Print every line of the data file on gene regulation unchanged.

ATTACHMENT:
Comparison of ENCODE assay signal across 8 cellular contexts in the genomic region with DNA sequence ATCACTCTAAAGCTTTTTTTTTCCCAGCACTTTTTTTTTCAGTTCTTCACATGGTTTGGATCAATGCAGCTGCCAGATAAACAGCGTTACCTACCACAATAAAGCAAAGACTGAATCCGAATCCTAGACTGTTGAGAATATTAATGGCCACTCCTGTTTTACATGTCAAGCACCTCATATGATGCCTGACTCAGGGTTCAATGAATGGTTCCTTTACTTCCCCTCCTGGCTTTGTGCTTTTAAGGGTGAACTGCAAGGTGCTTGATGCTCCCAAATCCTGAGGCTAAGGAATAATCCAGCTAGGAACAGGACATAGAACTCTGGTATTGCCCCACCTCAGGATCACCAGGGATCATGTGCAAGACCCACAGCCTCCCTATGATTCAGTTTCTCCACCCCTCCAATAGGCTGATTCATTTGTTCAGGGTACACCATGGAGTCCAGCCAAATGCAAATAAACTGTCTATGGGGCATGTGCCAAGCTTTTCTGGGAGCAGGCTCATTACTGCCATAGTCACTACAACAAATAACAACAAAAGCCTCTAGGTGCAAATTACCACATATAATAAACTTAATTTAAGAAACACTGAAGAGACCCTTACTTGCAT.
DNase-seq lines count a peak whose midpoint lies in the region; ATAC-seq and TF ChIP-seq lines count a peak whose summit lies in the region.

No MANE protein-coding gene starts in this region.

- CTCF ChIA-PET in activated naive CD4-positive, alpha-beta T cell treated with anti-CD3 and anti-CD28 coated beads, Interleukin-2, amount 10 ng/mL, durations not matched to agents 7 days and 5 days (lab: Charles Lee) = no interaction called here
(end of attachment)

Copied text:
Comparison of ENCODE assay signal across 8 cellular contexts in the genomic region with DNA sequence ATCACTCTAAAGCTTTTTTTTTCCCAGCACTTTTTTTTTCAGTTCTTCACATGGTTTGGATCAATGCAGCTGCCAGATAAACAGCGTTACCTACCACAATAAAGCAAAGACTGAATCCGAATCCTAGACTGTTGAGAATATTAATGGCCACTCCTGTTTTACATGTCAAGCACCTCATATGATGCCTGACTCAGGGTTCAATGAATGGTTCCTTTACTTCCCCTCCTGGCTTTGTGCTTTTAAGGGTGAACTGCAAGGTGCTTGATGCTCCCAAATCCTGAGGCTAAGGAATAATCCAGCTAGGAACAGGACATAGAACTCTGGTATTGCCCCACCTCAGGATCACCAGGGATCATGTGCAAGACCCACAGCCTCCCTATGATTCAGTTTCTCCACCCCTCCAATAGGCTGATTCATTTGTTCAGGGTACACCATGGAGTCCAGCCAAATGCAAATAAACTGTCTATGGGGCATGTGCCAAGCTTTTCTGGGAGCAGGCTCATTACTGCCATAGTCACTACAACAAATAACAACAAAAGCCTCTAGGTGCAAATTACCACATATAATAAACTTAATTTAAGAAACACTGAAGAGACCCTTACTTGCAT.
DNase-seq lines count a peak whose midpoint lies in the region; ATAC-seq and TF ChIP-seq lines count a peak whose summit lies in the region.

No MANE protein-coding gene starts in this region.

- CTCF ChIA-PET in activated naive CD4-positive, alpha-beta T cell treated with anti-CD3 and anti-CD28 coated beads, Interleukin-2, amount 10 ng/mL, durations not matched to agents 7 days and 5 days (lab: Charles Lee) = no interaction called here